This editorial was originally published July 3 in the Fort Wayne Journal Gazette.
Two city residents are helping scientists learn more about COVID-19.
The residents aren’t people, though, and they live at the Fort Wayne Children’s Zoo.
Sumatran tigers Bugara and Indah were diagnosed with the disease in February; the Centers for Disease Control and Prevention was interested.
Each of the big cats had been trained before their diagnosis to donate blood — a process that involves coaxing them into a chute, then convincing them to lie down and slide their tails through a hole in the door. Veterinarian Kami Fox used a syringe to secure the blood while zookeeper Kristin Sliger provided the tigers “an endless supply of meatballs” and goat’s milk on the other end of the enclosure.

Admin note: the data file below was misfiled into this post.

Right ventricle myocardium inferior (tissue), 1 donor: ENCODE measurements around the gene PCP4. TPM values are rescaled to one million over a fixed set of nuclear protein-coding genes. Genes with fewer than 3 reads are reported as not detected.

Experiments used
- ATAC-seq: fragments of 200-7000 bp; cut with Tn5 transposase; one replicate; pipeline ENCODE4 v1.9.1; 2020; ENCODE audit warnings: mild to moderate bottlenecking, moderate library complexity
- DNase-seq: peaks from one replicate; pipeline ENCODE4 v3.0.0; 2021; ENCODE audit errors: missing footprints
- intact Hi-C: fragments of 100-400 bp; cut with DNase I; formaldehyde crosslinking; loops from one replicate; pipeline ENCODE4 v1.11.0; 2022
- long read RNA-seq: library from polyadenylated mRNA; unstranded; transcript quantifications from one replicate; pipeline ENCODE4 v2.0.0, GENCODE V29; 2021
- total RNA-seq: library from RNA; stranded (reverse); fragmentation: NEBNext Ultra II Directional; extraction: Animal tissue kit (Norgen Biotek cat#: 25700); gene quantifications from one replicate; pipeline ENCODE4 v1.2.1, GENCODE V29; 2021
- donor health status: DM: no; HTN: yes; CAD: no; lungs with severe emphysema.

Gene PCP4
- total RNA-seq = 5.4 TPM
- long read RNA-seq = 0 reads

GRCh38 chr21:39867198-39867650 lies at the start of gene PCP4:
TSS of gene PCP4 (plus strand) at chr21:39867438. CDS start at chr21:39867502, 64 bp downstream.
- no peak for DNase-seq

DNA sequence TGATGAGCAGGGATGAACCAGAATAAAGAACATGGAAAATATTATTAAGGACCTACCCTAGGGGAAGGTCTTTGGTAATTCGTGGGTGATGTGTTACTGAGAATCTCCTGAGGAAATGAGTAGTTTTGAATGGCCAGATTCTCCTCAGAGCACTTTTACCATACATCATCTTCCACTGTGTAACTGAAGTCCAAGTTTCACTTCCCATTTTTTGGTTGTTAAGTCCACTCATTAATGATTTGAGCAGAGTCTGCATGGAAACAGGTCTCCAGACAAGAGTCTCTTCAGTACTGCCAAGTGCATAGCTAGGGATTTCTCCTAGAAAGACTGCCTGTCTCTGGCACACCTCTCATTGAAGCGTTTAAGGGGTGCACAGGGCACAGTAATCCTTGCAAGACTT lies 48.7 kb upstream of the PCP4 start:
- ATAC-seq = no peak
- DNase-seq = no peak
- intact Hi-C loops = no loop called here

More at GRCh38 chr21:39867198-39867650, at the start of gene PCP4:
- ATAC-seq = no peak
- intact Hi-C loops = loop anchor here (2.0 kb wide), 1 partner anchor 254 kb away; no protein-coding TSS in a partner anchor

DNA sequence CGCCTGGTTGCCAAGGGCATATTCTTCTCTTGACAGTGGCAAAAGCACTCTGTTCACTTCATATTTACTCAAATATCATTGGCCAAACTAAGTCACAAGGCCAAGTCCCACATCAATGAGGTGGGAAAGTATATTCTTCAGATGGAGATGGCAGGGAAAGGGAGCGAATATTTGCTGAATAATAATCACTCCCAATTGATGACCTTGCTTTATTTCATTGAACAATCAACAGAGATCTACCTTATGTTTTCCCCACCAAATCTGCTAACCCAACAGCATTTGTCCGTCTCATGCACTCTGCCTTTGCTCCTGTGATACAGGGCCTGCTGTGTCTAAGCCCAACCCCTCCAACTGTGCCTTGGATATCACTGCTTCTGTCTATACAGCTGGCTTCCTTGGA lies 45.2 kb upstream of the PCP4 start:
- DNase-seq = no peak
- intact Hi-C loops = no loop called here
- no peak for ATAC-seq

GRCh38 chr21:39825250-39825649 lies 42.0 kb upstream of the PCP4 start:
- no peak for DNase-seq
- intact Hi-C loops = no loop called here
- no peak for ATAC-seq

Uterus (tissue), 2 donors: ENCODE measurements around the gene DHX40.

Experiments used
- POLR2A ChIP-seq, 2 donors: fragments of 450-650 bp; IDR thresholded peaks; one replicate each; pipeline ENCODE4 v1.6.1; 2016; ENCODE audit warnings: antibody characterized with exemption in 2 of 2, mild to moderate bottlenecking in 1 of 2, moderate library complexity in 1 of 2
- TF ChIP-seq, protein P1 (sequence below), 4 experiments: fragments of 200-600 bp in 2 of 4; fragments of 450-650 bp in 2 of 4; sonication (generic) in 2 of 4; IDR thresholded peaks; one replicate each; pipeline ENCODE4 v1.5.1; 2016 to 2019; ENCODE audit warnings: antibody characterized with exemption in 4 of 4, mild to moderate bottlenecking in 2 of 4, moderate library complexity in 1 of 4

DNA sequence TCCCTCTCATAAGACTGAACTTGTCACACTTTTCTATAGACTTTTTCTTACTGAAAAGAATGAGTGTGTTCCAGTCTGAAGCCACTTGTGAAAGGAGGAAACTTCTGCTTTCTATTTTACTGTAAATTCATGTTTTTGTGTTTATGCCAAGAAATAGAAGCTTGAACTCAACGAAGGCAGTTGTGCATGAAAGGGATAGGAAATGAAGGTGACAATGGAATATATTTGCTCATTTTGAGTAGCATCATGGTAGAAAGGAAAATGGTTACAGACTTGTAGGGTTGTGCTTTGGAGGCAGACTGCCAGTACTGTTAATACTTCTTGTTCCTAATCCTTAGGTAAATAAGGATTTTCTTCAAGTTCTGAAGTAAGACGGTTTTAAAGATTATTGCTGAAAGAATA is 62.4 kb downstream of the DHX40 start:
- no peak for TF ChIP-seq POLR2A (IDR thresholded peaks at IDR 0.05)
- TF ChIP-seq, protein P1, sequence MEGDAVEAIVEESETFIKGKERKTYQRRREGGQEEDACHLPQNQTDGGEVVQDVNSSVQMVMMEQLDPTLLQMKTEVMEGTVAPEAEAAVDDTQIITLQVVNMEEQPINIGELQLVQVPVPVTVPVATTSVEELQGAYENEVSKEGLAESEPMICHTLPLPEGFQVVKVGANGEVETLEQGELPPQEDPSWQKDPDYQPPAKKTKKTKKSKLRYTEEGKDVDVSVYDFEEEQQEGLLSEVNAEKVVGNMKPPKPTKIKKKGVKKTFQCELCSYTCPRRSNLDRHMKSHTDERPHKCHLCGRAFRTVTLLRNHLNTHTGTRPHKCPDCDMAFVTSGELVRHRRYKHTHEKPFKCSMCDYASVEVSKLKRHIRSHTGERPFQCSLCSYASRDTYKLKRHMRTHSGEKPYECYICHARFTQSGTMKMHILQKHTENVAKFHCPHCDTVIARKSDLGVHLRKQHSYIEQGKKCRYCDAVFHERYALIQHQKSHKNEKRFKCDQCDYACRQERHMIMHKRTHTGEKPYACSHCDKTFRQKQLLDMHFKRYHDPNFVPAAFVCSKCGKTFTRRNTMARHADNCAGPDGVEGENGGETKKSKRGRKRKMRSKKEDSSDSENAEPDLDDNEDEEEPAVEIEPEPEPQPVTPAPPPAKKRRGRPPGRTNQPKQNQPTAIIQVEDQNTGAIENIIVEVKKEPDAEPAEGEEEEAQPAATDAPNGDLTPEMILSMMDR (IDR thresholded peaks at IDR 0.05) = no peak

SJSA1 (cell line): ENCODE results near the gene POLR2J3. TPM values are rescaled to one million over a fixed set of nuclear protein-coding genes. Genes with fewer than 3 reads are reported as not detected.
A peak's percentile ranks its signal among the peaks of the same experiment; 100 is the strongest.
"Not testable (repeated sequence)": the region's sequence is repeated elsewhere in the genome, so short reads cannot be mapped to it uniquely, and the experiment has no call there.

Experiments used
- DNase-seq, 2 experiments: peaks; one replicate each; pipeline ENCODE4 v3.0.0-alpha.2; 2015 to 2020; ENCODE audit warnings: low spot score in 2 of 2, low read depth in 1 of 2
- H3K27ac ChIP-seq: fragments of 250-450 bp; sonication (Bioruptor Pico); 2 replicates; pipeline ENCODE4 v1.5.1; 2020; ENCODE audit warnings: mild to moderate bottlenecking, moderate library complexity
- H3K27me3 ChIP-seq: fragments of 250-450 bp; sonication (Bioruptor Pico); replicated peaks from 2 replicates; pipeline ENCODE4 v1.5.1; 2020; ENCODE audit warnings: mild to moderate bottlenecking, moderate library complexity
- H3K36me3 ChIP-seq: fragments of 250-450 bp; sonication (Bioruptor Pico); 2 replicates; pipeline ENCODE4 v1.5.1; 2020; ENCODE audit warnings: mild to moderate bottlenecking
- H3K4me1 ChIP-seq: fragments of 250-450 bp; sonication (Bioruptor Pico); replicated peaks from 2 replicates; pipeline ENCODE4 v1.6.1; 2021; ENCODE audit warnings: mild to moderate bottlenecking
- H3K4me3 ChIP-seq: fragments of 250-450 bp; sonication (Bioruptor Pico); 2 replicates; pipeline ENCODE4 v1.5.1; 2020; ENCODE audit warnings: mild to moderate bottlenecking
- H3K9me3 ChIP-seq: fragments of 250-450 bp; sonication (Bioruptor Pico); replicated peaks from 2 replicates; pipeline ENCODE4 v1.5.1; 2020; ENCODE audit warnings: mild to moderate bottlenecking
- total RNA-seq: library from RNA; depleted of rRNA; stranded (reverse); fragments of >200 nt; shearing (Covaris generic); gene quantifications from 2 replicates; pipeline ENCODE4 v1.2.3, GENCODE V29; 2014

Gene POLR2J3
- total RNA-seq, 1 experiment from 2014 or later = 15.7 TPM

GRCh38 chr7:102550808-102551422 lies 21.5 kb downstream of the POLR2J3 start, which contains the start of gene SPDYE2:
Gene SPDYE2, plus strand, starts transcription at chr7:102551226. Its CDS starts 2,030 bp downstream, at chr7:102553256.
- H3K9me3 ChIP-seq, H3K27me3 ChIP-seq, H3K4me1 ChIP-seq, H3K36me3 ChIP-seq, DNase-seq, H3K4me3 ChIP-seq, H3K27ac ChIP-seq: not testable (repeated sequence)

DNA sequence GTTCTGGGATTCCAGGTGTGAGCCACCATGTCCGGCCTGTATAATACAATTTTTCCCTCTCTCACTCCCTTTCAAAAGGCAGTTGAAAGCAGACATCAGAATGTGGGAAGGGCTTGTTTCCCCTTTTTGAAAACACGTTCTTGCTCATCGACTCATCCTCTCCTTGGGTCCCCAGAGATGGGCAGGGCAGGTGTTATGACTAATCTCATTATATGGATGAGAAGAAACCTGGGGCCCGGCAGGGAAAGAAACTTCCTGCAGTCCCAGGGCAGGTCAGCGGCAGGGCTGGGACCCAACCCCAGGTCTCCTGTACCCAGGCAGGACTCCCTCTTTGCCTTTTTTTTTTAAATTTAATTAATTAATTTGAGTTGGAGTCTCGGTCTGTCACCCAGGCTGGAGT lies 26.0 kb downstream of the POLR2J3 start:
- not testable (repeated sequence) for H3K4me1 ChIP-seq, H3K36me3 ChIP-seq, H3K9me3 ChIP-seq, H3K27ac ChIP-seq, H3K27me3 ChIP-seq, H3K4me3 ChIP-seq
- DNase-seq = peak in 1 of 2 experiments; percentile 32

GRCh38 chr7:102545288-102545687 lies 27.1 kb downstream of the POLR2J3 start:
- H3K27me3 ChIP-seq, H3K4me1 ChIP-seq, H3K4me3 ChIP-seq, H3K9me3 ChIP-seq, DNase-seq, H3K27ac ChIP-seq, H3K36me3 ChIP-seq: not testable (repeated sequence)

“It requires a lot of time, consistency, trust and patience,” zoo spokeswoman Bonnie Kemp said in an email. “Even the CDC was impressed.”
The CDC requested samples of the blood, and it’s being used to study antibodies to learn how a tiger’s immune system responds to the virus.
The story is highlighted in “Zoo to You,” a magazine published by the zoo for its members.
“Bugara and Indah are now COVID-free, but their blood samples are being used to learn more about this disease in animals,” the article says.